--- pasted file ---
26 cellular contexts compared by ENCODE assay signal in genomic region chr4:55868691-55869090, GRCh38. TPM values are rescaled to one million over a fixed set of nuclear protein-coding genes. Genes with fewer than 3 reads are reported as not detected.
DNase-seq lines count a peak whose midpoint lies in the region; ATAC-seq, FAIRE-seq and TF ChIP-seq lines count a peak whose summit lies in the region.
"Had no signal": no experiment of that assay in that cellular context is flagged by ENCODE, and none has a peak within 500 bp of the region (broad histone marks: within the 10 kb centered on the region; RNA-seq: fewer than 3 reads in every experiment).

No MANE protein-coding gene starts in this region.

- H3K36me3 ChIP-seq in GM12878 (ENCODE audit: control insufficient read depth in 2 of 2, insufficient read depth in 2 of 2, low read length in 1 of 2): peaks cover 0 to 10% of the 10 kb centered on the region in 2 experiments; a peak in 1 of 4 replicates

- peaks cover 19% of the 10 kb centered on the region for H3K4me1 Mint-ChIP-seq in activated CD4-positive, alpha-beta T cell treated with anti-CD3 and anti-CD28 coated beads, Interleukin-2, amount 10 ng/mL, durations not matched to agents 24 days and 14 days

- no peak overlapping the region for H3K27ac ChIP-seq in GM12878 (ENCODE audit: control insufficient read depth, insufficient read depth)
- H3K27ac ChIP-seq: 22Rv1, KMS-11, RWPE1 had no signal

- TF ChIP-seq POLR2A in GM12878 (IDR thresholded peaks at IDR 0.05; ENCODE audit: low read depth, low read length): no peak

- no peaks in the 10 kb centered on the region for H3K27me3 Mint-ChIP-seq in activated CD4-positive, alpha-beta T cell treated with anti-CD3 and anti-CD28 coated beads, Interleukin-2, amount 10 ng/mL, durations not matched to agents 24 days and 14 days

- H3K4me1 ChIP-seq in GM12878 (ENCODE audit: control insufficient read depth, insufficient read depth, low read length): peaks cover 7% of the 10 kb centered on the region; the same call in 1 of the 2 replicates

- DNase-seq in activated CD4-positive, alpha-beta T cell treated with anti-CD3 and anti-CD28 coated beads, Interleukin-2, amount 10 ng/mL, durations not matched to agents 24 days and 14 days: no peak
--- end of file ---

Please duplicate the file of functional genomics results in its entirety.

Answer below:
26 cellular contexts compared by ENCODE assay signal in genomic region chr4:55868691-55869090, GRCh38. TPM values are rescaled to one million over a fixed set of nuclear protein-coding genes. Genes with fewer than 3 reads are reported as not detected.
DNase-seq lines count a peak whose midpoint lies in the region; ATAC-seq, FAIRE-seq and TF ChIP-seq lines count a peak whose summit lies in the region.
"Had no signal": no experiment of that assay in that cellular context is flagged by ENCODE, and none has a peak within 500 bp of the region (broad histone marks: within the 10 kb centered on the region; RNA-seq: fewer than 3 reads in every experiment).

No MANE protein-coding gene starts in this region.

- H3K36me3 ChIP-seq in GM12878 (ENCODE audit: control insufficient read depth in 2 of 2, insufficient read depth in 2 of 2, low read length in 1 of 2): peaks cover 0 to 10% of the 10 kb centered on the region in 2 experiments; a peak in 1 of 4 replicates

- peaks cover 19% of the 10 kb centered on the region for H3K4me1 Mint-ChIP-seq in activated CD4-positive, alpha-beta T cell treated with anti-CD3 and anti-CD28 coated beads, Interleukin-2, amount 10 ng/mL, durations not matched to agents 24 days and 14 days

- no peak overlapping the region for H3K27ac ChIP-seq in GM12878 (ENCODE audit: control insufficient read depth, insufficient read depth)
- H3K27ac ChIP-seq: 22Rv1, KMS-11, RWPE1 had no signal

- TF ChIP-seq POLR2A in GM12878 (IDR thresholded peaks at IDR 0.05; ENCODE audit: low read depth, low read length): no peak

- no peaks in the 10 kb centered on the region for H3K27me3 Mint-ChIP-seq in activated CD4-positive, alpha-beta T cell treated with anti-CD3 and anti-CD28 coated beads, Interleukin-2, amount 10 ng/mL, durations not matched to agents 24 days and 14 days

- H3K4me1 ChIP-seq in GM12878 (ENCODE audit: control insufficient read depth, insufficient read depth, low read length): peaks cover 7% of the 10 kb centered on the region; the same call in 1 of the 2 replicates

- DNase-seq in activated CD4-positive, alpha-beta T cell treated with anti-CD3 and anti-CD28 coated beads, Interleukin-2, amount 10 ng/mL, durations not matched to agents 24 days and 14 days: no peak